A lack of confidence was driving at least 80 percent of all questionable behavior on his part, so I went easy when possible, and I'd venture to say it paid off very nicely. Parenthetically, I've noticed that maybe the single biggest difference between those who make winners and those who ruin potential is knowing when and why to whack and when to not whack. (Not that I've got much record to run on, but have been around enough to have some sense of which is which.)

-And yes, I realize full well - there is a contingent out there who will read this and think "Oh, a problem animal - damaged goods". (Let alone what the bleeding hearts think about how I fixed it.) I most sincerly invite them to head on back to their own hopeless little world. Apart from rare clinical conditions affecting behavior there are no problem animals; only problem people, speaking of damaged goods. As suggested above, understanding the obvious allows for appropriate responses, as opposed to stupidly causing and/or perpetuating trouble needlessly. Some pay the dues necessary to understand this about life, some won't, and never will.

The video with saddle:
This is also linked on his video page
Taken Sept/November(?) 2005
I really hated to cut out as much as I did, but to get it down to just over 3MB filesize, a lot had to go. He moves nicely, and maybe I'll do more video one day, having finally gone modern with DVD. I never could convert VHS to look good in digital, and this one is especially gray and grainy, but it clearly establishes that this colt could earn some dollars provided the right training. Have a look - when fully loaded (eventually) this one should play for one minute 10 seconds.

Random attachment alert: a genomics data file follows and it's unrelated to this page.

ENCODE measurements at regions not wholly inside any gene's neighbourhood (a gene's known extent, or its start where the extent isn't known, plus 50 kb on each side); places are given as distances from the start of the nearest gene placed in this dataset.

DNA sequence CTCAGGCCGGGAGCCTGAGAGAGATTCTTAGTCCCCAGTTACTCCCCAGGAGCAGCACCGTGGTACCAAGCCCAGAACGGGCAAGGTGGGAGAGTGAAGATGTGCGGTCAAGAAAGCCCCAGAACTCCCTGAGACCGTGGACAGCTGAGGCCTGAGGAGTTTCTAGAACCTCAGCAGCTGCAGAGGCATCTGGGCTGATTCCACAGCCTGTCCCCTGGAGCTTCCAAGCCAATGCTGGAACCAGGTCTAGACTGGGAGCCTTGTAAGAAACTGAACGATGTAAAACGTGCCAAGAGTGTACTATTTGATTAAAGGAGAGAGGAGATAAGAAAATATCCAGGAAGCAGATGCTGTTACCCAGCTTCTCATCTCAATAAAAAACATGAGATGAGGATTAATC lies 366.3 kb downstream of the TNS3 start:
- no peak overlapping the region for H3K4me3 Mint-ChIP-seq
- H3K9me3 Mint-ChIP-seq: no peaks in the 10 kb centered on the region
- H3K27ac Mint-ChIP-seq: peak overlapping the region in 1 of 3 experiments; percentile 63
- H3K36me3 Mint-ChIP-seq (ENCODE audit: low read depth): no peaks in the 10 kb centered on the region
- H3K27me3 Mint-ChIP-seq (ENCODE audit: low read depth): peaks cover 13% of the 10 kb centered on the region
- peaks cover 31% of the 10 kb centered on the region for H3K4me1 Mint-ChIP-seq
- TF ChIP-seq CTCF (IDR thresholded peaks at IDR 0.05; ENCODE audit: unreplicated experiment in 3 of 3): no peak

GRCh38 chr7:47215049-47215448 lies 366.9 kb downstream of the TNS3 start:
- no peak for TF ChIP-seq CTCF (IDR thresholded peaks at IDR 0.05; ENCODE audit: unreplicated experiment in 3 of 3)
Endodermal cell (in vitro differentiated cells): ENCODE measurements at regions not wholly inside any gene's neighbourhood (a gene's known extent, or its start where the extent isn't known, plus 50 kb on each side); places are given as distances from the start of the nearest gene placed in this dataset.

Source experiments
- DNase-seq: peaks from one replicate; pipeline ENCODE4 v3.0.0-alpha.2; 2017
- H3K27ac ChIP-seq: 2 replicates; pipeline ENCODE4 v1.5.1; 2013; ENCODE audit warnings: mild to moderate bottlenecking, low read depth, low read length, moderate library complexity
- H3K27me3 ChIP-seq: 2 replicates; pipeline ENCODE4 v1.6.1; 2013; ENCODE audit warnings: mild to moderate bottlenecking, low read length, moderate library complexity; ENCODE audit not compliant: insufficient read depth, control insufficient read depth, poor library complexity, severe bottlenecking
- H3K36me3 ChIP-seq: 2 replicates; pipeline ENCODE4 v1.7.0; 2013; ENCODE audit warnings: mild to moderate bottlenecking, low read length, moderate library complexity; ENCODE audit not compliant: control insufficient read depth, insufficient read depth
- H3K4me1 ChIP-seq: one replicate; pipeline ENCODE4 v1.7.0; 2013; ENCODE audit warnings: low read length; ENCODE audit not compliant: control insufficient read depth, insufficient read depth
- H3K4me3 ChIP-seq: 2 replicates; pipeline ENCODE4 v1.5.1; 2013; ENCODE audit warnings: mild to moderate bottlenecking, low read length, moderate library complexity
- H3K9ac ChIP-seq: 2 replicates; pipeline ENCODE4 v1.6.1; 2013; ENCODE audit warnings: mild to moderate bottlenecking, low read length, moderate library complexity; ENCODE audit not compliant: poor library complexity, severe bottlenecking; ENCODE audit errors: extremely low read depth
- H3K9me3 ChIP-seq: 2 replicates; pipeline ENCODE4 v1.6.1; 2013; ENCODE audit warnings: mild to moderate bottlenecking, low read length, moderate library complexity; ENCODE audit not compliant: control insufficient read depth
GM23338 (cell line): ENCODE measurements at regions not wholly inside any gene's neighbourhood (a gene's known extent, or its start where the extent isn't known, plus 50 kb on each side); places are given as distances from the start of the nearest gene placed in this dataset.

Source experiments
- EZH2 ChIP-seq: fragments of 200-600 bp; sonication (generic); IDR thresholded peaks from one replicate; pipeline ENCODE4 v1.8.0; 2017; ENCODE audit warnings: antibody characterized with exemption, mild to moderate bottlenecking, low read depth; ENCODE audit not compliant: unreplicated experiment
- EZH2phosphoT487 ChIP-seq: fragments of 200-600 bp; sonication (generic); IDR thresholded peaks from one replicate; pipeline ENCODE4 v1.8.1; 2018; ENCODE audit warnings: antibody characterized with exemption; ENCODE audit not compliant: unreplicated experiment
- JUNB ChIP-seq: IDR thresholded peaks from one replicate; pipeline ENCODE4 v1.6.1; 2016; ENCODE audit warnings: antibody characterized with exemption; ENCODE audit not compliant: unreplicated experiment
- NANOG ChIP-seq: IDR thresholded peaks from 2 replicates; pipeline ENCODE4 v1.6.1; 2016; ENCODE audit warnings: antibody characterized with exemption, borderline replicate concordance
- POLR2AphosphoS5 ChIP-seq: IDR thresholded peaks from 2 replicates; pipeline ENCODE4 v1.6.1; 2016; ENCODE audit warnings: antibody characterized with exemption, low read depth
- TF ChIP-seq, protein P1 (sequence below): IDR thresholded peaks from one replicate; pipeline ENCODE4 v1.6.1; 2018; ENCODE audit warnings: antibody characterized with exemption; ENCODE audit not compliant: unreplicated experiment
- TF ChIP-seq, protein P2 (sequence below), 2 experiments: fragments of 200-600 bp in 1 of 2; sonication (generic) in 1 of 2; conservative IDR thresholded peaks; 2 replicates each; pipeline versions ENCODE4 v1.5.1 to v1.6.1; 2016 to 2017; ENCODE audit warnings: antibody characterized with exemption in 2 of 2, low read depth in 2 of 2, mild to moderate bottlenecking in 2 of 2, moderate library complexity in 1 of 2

It pretty much speaks for itself except to mention that he's a little hesitant to approach at the end because I pushed him more than I normally do. The day was fading, we had little tape remaining, and I wanted to prove what he can do before running out. As mentioned above, he's not entirely sure where he stands with people, so he wasn't too sure just what this meant. He's actually a fairly brave guy, and even with doubts, will usually face things rather than run from them.


Caroline can be contacted at caroline@redshift.com or 831-659-3355 mid-mornings/early afternoons. Some e-mail problems, if no timely reply, try me - galen@haystackhill.net, or leave a message on the machine at 831-659-2625 any time.